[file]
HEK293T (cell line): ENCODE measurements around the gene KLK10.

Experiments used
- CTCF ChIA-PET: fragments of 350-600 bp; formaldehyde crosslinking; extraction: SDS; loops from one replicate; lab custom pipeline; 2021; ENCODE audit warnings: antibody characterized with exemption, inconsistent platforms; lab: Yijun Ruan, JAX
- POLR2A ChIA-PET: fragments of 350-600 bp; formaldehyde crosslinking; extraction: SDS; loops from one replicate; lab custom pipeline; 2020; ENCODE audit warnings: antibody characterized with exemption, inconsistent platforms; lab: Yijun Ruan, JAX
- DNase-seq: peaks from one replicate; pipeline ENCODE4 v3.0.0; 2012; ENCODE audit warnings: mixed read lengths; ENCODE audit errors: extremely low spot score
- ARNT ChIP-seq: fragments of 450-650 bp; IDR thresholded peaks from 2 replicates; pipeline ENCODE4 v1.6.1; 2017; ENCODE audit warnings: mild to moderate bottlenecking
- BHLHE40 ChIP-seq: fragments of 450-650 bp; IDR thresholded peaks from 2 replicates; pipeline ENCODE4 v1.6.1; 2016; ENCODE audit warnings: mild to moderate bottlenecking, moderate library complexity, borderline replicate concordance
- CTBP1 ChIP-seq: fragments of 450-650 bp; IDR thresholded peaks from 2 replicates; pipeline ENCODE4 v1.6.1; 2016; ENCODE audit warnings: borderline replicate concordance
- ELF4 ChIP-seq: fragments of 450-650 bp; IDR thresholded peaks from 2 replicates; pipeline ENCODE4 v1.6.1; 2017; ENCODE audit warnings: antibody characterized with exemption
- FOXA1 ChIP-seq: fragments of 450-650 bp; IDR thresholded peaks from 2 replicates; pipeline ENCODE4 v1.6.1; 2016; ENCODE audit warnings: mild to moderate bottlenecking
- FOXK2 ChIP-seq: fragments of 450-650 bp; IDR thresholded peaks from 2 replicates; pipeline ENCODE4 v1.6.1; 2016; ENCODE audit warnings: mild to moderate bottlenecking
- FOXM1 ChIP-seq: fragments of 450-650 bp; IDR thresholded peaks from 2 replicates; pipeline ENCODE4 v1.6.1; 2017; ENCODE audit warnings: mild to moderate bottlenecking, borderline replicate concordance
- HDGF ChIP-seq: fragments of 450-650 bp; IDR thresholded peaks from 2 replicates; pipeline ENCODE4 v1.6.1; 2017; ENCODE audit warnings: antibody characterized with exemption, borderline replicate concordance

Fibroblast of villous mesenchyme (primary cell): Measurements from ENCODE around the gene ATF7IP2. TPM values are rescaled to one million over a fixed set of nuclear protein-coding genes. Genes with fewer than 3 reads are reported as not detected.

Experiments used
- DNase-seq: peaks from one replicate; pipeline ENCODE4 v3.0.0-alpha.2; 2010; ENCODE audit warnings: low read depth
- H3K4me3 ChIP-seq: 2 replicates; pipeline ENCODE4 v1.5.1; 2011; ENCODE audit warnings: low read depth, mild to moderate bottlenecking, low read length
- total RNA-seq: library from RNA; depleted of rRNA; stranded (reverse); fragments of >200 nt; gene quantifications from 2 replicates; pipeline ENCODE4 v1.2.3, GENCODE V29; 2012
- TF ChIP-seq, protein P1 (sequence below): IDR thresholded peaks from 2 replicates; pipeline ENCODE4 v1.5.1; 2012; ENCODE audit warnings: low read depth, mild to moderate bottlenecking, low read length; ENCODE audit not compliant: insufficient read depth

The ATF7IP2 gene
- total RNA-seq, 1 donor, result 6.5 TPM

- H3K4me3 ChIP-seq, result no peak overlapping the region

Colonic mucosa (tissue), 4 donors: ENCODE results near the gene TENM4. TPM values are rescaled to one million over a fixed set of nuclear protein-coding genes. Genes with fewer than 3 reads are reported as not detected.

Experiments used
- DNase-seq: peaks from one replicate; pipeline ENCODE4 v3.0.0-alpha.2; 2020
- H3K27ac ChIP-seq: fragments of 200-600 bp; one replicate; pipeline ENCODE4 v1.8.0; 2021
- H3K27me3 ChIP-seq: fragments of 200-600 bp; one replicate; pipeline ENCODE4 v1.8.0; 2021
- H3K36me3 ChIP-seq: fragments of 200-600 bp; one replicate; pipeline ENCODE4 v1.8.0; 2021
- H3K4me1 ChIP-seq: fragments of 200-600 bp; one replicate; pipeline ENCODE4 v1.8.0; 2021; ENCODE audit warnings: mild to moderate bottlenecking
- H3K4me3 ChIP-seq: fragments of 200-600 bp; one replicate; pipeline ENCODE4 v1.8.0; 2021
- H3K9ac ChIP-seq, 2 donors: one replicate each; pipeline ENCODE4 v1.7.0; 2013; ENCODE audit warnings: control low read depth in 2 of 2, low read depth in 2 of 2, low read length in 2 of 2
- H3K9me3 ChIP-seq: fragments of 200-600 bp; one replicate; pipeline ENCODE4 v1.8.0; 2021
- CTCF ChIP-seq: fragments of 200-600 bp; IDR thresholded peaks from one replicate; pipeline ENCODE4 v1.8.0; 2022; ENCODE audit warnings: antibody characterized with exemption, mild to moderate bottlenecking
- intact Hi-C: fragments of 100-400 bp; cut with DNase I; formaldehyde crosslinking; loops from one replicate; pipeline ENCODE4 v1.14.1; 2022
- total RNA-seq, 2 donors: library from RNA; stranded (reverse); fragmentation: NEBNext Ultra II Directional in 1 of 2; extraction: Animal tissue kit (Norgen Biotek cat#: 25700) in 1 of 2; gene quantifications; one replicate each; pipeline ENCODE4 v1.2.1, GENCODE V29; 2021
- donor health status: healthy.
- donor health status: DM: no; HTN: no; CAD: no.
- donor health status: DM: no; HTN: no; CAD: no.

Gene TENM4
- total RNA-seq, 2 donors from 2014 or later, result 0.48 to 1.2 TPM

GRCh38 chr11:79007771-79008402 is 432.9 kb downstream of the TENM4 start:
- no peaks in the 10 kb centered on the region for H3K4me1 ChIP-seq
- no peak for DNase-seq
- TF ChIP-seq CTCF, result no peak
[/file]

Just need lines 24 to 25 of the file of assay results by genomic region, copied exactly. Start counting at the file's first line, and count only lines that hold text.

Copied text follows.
Experiments used
- DNase-seq: peaks from one replicate; pipeline ENCODE4 v3.0.0-alpha.2; 2020